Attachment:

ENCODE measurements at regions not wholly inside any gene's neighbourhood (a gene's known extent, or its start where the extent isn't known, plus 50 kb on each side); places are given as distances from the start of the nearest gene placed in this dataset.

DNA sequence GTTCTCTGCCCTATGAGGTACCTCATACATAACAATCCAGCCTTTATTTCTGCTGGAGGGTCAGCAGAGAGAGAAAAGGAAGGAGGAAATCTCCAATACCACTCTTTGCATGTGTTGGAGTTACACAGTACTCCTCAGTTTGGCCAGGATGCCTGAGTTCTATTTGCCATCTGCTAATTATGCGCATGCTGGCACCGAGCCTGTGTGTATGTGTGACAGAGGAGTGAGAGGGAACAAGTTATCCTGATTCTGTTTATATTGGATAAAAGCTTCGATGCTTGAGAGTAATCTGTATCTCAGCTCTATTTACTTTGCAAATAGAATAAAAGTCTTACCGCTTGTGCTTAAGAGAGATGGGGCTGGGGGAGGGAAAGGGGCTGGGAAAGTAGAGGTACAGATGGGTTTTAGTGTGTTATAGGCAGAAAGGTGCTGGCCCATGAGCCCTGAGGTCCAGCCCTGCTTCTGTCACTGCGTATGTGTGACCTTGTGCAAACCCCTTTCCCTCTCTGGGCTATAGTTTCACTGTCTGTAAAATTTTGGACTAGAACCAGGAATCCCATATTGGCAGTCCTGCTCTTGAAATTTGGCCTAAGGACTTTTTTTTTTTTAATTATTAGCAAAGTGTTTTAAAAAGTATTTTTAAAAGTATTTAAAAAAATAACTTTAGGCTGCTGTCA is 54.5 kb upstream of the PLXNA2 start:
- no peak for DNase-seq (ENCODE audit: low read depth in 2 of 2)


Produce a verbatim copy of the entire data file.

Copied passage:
ENCODE measurements at regions not wholly inside any gene's neighbourhood (a gene's known extent, or its start where the extent isn't known, plus 50 kb on each side); places are given as distances from the start of the nearest gene placed in this dataset.

DNA sequence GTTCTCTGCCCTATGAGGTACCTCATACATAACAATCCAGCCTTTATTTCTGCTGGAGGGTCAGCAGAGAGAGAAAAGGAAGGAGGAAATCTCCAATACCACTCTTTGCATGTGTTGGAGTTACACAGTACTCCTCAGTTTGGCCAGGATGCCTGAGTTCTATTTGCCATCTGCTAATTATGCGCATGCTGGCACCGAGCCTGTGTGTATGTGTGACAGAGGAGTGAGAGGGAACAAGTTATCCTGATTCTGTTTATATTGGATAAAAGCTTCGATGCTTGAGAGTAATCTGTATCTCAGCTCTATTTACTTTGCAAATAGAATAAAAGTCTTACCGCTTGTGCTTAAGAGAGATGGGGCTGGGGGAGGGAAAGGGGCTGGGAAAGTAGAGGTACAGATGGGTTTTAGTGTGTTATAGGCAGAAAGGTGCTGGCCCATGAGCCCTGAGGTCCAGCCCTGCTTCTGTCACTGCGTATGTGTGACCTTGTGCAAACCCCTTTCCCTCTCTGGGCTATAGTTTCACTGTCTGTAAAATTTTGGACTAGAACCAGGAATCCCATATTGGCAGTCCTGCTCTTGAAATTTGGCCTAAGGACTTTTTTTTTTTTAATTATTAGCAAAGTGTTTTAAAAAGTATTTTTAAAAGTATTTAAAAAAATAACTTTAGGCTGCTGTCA is 54.5 kb upstream of the PLXNA2 start:
- no peak for DNase-seq (ENCODE audit: low read depth in 2 of 2)